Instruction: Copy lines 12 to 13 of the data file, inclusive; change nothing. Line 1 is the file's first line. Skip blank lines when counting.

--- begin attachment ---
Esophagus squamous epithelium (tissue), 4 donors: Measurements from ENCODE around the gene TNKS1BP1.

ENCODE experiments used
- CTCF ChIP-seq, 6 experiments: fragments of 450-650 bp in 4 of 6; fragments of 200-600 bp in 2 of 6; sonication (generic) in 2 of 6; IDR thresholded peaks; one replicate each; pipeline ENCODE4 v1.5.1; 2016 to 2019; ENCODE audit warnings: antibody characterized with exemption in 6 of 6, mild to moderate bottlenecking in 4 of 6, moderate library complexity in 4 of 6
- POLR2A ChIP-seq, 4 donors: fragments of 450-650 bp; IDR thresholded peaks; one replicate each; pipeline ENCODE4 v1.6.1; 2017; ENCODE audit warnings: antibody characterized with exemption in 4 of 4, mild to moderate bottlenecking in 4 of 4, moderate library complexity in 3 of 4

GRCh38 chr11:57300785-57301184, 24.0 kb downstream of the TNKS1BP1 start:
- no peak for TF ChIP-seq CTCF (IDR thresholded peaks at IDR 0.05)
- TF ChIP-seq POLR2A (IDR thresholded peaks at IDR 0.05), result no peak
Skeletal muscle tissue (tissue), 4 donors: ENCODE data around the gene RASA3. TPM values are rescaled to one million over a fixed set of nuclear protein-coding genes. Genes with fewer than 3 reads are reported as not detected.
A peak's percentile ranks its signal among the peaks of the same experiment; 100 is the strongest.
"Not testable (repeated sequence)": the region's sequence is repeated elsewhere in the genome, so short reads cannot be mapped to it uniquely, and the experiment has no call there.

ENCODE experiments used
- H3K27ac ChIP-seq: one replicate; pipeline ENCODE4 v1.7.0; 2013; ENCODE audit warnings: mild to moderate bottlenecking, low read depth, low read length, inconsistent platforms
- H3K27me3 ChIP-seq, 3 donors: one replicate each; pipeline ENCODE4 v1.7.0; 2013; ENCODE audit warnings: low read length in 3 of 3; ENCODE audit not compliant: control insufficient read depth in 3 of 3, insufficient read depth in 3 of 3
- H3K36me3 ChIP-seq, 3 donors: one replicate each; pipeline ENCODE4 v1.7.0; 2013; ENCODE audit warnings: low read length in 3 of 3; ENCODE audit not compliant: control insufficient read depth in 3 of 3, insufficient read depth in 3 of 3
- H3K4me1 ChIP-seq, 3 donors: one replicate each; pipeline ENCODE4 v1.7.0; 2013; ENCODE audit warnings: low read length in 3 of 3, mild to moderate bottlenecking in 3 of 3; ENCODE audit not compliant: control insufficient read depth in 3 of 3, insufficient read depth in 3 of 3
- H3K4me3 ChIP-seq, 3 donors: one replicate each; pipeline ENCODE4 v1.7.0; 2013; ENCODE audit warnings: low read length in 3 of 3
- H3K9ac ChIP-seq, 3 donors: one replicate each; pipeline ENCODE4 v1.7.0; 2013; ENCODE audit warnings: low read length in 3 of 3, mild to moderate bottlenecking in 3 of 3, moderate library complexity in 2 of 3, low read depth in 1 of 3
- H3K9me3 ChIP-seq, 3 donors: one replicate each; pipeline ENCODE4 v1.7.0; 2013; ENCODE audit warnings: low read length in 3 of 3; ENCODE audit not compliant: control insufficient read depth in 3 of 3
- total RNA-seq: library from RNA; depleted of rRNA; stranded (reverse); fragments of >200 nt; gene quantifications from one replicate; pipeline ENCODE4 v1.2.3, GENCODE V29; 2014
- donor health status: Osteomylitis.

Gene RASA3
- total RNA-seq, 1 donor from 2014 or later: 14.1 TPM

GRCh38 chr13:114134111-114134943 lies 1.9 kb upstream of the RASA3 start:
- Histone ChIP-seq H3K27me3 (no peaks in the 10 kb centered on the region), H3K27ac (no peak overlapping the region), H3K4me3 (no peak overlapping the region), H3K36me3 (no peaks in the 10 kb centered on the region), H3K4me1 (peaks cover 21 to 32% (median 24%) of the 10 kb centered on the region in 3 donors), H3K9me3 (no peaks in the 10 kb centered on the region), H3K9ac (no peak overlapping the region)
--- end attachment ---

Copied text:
- H3K27ac ChIP-seq: one replicate; pipeline ENCODE4 v1.7.0; 2013; ENCODE audit warnings: mild to moderate bottlenecking, low read depth, low read length, inconsistent platforms
- H3K27me3 ChIP-seq, 3 donors: one replicate each; pipeline ENCODE4 v1.7.0; 2013; ENCODE audit warnings: low read length in 3 of 3; ENCODE audit not compliant: control insufficient read depth in 3 of 3, insufficient read depth in 3 of 3